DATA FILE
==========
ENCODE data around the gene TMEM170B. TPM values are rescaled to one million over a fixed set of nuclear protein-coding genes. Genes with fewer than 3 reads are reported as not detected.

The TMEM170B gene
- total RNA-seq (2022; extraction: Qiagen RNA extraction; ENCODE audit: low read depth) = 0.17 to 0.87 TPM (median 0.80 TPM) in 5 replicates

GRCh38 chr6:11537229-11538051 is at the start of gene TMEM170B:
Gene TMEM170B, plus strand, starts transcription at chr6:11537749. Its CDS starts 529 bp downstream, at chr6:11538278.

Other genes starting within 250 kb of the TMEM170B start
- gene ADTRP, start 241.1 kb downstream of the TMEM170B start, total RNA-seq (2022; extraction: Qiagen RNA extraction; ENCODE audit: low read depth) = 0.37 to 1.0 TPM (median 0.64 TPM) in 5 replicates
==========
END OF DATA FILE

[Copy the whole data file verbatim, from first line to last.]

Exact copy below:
ENCODE data around the gene TMEM170B. TPM values are rescaled to one million over a fixed set of nuclear protein-coding genes. Genes with fewer than 3 reads are reported as not detected.

The TMEM170B gene
- total RNA-seq (2022; extraction: Qiagen RNA extraction; ENCODE audit: low read depth) = 0.17 to 0.87 TPM (median 0.80 TPM) in 5 replicates

GRCh38 chr6:11537229-11538051 is at the start of gene TMEM170B:
Gene TMEM170B, plus strand, starts transcription at chr6:11537749. Its CDS starts 529 bp downstream, at chr6:11538278.

Other genes starting within 250 kb of the TMEM170B start
- gene ADTRP, start 241.1 kb downstream of the TMEM170B start, total RNA-seq (2022; extraction: Qiagen RNA extraction; ENCODE audit: low read depth) = 0.37 to 1.0 TPM (median 0.64 TPM) in 5 replicates